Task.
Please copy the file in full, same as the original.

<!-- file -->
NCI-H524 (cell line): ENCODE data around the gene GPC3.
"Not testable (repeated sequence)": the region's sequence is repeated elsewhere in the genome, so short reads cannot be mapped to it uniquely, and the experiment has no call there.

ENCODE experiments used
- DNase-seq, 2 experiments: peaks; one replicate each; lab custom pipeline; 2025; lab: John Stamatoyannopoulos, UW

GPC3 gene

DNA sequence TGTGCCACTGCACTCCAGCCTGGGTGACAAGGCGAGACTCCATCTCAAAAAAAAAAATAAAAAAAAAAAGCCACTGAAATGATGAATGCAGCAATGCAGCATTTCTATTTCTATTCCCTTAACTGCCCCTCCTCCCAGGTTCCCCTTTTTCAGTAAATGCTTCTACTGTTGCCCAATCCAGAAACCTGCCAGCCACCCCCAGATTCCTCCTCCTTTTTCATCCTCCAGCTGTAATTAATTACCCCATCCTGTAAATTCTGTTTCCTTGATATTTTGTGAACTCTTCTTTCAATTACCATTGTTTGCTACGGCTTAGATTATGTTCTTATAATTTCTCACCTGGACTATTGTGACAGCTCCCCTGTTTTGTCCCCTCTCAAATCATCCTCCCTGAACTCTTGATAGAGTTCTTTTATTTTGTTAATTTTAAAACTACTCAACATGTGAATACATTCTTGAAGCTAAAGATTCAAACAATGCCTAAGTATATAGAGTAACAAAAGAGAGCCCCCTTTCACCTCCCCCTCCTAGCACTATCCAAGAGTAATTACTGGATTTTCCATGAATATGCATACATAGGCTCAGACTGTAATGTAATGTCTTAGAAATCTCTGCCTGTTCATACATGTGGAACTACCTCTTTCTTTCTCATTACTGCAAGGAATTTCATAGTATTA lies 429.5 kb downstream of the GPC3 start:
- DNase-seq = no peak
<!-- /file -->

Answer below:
NCI-H524 (cell line): ENCODE data around the gene GPC3.
"Not testable (repeated sequence)": the region's sequence is repeated elsewhere in the genome, so short reads cannot be mapped to it uniquely, and the experiment has no call there.

ENCODE experiments used
- DNase-seq, 2 experiments: peaks; one replicate each; lab custom pipeline; 2025; lab: John Stamatoyannopoulos, UW

GPC3 gene

DNA sequence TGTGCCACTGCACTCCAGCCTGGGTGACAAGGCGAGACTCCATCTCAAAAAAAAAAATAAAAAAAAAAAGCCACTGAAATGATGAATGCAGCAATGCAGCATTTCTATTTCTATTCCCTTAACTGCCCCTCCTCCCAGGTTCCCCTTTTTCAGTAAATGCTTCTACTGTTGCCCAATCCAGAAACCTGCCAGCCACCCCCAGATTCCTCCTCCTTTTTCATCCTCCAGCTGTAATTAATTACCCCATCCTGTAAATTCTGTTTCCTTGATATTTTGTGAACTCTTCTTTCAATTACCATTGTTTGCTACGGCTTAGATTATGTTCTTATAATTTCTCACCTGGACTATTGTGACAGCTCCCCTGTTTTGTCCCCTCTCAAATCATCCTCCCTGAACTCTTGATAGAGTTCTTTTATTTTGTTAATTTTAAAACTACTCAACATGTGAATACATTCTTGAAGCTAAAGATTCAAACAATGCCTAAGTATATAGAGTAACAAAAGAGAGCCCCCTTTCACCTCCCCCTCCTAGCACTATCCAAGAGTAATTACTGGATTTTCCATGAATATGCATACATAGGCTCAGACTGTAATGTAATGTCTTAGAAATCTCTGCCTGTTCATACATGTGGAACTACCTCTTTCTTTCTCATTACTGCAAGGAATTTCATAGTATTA lies 429.5 kb downstream of the GPC3 start:
- DNase-seq = no peak